An objective method to evaluate radiation dose distributions varying by three orders of magnitude

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Purpose: Modern radiotherapy practices typically report the absorbed dose (D) within the 5% relative isodose volume (i.e., the therapeutic dose region) to an accuracy of 3%–5%. Gamma-index analysis, the most commonly used method to evaluate dosimetric accuracy, has low sensitivity to discrepancies that occur outside of this region. The objective of this study was to develop an evaluation method with high sensitivity across dose distributions spanning three orders of magnitude. Methods: We generalized the gamma index to include an additional criterion, the absolute absorbed dose difference, specifically for the low-dose region (i.e., D ≤ 5%). We also proposed a method to objectively select the appropriate magnitudes for relative-dose-difference, absolute-dose-difference, and distance-to-agreement criteria. We demonstrated the generalized gamma-index method by first finding the appropriate generalized gamma-index agreement criteria at an interval of specified passing rates. Next, we used the generalized gamma index to evaluate one-, two-, and three-dimensional absorbed dose distributions in a water-box phantom and voxelized patient geometry. Results: Generalized gamma-index passing rates for one-, two-, and three-dimensional dose distributions were 55.4%, 44.5%, and 8.9%, respectively. Traditional gamma-index passing rates were 100%, 97.8%, and 96.4%, respectively. These results reveal that the generalized method has adequate sensitivity in all regions (i.e., therapeutic and low dose). Additionally, the algorithmic determination of triplets of agreement criteria revealed that they are strong functions of the specified passing rate. Conclusions: The major finding of this work is that the proposed method provides an objective evaluation of the agreement of dose distributions spanning three orders of magnitude. In particular, this generalized method correctly characterized dosimetric agreement in the low-dose region, which was not possible by traditional methods. The proposed algorithmic selection of agreement criteria decreased subjectivity and requirements of user judgment and skill. This method could find utility in a variety of applications including dose-algorithm development and translation.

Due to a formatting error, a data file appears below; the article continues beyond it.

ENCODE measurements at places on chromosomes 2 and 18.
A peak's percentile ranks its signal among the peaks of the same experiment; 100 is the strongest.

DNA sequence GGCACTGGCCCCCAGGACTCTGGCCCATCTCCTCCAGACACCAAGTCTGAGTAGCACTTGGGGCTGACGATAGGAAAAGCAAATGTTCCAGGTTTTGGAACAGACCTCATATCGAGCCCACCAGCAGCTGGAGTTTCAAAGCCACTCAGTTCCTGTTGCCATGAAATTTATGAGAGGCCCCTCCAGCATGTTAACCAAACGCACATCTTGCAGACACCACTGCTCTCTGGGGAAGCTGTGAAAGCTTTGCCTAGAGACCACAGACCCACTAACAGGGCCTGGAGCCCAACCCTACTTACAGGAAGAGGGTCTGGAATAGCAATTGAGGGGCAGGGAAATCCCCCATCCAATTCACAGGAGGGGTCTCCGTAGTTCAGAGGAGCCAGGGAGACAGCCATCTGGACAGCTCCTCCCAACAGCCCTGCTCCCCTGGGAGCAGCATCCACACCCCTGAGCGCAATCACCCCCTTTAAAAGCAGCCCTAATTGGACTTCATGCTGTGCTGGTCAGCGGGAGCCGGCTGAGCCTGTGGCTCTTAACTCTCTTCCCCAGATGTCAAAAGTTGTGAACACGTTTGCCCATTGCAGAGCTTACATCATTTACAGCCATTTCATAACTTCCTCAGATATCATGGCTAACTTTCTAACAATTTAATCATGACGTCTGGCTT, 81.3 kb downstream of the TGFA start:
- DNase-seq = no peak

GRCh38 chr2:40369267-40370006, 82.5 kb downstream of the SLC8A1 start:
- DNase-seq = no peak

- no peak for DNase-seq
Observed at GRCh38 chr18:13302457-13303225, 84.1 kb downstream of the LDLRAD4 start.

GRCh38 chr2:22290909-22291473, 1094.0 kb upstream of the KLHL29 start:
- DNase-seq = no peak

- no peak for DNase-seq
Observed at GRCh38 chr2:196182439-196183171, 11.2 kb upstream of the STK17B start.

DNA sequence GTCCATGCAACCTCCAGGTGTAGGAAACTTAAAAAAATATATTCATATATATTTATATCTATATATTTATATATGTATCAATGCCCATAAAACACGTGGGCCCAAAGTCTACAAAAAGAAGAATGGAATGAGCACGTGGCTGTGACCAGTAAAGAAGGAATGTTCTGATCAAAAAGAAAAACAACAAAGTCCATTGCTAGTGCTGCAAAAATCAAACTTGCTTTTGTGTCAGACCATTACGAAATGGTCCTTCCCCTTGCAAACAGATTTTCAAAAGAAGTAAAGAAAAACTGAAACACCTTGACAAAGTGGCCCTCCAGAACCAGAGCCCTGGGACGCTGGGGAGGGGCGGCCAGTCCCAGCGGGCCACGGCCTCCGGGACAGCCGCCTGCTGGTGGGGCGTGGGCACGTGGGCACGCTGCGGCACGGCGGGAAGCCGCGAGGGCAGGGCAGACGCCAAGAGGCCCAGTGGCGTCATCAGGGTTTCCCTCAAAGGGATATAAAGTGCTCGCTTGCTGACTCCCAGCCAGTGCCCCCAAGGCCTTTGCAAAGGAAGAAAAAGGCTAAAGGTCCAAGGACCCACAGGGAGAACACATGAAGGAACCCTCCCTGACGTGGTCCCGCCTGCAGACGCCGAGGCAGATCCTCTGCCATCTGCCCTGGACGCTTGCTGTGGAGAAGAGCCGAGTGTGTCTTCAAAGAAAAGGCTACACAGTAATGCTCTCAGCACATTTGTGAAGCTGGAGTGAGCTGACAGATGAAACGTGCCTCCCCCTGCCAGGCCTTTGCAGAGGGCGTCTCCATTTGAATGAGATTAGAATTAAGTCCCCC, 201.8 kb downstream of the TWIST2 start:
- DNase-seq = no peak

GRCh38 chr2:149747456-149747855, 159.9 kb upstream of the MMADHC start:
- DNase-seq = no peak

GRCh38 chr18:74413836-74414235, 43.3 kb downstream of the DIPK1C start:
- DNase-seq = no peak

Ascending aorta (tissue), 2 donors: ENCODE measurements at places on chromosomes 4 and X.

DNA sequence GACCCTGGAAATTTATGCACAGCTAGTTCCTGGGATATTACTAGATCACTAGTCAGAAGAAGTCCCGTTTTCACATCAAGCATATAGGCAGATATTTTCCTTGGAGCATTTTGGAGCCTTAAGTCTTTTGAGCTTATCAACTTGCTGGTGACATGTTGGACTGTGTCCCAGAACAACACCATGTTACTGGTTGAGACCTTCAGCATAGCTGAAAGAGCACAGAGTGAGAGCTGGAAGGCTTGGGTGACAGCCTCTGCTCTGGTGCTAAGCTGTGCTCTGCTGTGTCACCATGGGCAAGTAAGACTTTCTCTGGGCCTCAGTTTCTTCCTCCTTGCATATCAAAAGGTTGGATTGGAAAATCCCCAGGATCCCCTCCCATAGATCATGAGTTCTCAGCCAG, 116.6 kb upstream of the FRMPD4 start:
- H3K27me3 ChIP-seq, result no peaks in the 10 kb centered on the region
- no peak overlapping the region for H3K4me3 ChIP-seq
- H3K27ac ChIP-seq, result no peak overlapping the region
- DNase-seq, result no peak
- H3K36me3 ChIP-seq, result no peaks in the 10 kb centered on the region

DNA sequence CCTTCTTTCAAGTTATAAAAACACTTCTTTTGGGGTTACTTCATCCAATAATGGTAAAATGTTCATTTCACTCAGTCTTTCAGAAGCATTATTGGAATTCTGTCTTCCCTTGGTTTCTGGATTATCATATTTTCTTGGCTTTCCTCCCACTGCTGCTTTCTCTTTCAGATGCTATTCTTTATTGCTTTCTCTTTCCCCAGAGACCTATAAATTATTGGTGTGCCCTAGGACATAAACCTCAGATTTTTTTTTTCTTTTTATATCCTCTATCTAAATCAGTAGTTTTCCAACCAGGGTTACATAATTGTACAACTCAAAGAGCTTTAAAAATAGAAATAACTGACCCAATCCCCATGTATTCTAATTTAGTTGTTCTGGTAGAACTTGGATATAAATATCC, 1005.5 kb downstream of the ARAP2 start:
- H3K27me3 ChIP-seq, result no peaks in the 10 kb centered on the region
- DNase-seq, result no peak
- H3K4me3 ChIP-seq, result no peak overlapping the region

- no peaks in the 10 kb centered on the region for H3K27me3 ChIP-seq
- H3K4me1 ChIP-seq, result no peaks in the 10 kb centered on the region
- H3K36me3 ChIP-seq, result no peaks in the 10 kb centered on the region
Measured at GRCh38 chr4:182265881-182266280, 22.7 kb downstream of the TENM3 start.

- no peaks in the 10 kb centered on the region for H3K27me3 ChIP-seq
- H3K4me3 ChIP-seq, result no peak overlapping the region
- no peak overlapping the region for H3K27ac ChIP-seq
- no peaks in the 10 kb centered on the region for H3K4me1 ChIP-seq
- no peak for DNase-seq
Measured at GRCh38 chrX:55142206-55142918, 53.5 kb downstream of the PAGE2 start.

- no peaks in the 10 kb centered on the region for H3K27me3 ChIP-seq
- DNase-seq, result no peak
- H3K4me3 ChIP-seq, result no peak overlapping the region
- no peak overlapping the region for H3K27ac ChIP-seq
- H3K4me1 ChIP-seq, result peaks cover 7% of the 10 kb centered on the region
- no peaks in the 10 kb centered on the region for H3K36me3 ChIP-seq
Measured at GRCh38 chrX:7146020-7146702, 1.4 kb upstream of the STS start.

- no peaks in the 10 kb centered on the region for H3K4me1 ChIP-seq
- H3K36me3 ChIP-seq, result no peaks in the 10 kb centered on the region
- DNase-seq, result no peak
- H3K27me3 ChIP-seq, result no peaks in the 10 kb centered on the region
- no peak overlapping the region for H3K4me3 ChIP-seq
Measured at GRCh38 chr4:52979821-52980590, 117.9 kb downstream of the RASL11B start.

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Medical Physics

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